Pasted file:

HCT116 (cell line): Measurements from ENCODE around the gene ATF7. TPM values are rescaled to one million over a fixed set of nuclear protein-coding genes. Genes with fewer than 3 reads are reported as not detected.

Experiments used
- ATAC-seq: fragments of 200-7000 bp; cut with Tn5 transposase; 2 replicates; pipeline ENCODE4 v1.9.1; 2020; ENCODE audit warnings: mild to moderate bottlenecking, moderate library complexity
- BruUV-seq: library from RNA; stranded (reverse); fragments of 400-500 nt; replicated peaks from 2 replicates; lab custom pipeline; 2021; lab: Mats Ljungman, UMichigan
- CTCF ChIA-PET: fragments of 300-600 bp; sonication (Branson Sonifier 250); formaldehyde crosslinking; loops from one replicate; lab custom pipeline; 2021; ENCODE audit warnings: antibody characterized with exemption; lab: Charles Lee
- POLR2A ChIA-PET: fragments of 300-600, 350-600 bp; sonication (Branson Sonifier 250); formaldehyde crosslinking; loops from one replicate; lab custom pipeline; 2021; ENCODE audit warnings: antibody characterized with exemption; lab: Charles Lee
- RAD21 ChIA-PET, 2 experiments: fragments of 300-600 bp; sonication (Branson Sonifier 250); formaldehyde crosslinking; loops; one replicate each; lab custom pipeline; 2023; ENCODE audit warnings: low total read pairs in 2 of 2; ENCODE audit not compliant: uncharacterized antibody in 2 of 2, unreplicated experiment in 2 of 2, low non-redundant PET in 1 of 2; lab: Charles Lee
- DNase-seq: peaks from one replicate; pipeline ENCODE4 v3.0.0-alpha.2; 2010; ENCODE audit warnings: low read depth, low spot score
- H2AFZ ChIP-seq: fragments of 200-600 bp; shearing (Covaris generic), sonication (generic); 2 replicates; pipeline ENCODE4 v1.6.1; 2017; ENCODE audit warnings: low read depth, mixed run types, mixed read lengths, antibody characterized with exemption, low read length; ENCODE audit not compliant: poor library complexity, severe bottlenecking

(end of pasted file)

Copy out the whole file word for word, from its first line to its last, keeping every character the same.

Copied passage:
HCT116 (cell line): Measurements from ENCODE around the gene ATF7. TPM values are rescaled to one million over a fixed set of nuclear protein-coding genes. Genes with fewer than 3 reads are reported as not detected.

Experiments used
- ATAC-seq: fragments of 200-7000 bp; cut with Tn5 transposase; 2 replicates; pipeline ENCODE4 v1.9.1; 2020; ENCODE audit warnings: mild to moderate bottlenecking, moderate library complexity
- BruUV-seq: library from RNA; stranded (reverse); fragments of 400-500 nt; replicated peaks from 2 replicates; lab custom pipeline; 2021; lab: Mats Ljungman, UMichigan
- CTCF ChIA-PET: fragments of 300-600 bp; sonication (Branson Sonifier 250); formaldehyde crosslinking; loops from one replicate; lab custom pipeline; 2021; ENCODE audit warnings: antibody characterized with exemption; lab: Charles Lee
- POLR2A ChIA-PET: fragments of 300-600, 350-600 bp; sonication (Branson Sonifier 250); formaldehyde crosslinking; loops from one replicate; lab custom pipeline; 2021; ENCODE audit warnings: antibody characterized with exemption; lab: Charles Lee
- RAD21 ChIA-PET, 2 experiments: fragments of 300-600 bp; sonication (Branson Sonifier 250); formaldehyde crosslinking; loops; one replicate each; lab custom pipeline; 2023; ENCODE audit warnings: low total read pairs in 2 of 2; ENCODE audit not compliant: uncharacterized antibody in 2 of 2, unreplicated experiment in 2 of 2, low non-redundant PET in 1 of 2; lab: Charles Lee
- DNase-seq: peaks from one replicate; pipeline ENCODE4 v3.0.0-alpha.2; 2010; ENCODE audit warnings: low read depth, low spot score
- H2AFZ ChIP-seq: fragments of 200-600 bp; shearing (Covaris generic), sonication (generic); 2 replicates; pipeline ENCODE4 v1.6.1; 2017; ENCODE audit warnings: low read depth, mixed run types, mixed read lengths, antibody characterized with exemption, low read length; ENCODE audit not compliant: poor library complexity, severe bottlenecking